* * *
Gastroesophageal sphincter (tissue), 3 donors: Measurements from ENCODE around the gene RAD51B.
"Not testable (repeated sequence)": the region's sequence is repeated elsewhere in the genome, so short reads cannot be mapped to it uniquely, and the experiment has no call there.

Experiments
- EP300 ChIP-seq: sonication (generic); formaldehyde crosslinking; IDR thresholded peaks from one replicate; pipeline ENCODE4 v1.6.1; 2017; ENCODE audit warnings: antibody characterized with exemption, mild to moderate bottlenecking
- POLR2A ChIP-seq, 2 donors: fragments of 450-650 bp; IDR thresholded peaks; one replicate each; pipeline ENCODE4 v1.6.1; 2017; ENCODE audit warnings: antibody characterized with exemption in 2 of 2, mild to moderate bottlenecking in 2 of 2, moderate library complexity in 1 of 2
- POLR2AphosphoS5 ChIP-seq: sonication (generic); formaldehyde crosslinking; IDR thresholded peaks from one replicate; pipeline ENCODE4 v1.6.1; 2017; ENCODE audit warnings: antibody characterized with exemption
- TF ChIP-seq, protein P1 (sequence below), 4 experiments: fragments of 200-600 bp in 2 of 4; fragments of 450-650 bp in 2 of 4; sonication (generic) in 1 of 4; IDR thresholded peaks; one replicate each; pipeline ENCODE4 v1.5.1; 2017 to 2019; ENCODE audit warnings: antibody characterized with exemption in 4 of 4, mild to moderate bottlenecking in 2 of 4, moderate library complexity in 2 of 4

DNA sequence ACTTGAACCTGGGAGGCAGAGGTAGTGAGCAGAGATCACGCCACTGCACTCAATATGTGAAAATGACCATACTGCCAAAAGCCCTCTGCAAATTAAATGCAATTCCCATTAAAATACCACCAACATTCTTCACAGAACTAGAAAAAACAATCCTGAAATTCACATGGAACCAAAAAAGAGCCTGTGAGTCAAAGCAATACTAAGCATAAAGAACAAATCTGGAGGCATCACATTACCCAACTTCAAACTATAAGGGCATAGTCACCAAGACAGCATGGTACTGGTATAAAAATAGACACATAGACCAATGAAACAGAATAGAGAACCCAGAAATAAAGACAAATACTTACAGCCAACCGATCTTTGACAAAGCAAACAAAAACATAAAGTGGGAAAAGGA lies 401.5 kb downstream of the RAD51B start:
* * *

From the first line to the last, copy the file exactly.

Gastroesophageal sphincter (tissue), 3 donors: Measurements from ENCODE around the gene RAD51B.
"Not testable (repeated sequence)": the region's sequence is repeated elsewhere in the genome, so short reads cannot be mapped to it uniquely, and the experiment has no call there.

Experiments
- EP300 ChIP-seq: sonication (generic); formaldehyde crosslinking; IDR thresholded peaks from one replicate; pipeline ENCODE4 v1.6.1; 2017; ENCODE audit warnings: antibody characterized with exemption, mild to moderate bottlenecking
- POLR2A ChIP-seq, 2 donors: fragments of 450-650 bp; IDR thresholded peaks; one replicate each; pipeline ENCODE4 v1.6.1; 2017; ENCODE audit warnings: antibody characterized with exemption in 2 of 2, mild to moderate bottlenecking in 2 of 2, moderate library complexity in 1 of 2
- POLR2AphosphoS5 ChIP-seq: sonication (generic); formaldehyde crosslinking; IDR thresholded peaks from one replicate; pipeline ENCODE4 v1.6.1; 2017; ENCODE audit warnings: antibody characterized with exemption
- TF ChIP-seq, protein P1 (sequence below), 4 experiments: fragments of 200-600 bp in 2 of 4; fragments of 450-650 bp in 2 of 4; sonication (generic) in 1 of 4; IDR thresholded peaks; one replicate each; pipeline ENCODE4 v1.5.1; 2017 to 2019; ENCODE audit warnings: antibody characterized with exemption in 4 of 4, mild to moderate bottlenecking in 2 of 4, moderate library complexity in 2 of 4

DNA sequence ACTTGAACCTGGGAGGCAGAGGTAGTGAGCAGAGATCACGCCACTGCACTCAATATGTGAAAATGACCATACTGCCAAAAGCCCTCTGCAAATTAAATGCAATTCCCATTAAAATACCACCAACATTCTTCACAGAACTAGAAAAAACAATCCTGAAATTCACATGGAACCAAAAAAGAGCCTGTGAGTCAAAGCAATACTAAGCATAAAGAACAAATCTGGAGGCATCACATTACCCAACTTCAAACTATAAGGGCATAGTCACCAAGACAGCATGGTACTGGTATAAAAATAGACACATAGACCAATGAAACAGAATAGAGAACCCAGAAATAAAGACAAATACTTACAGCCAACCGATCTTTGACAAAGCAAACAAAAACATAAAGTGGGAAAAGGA lies 401.5 kb downstream of the RAD51B start: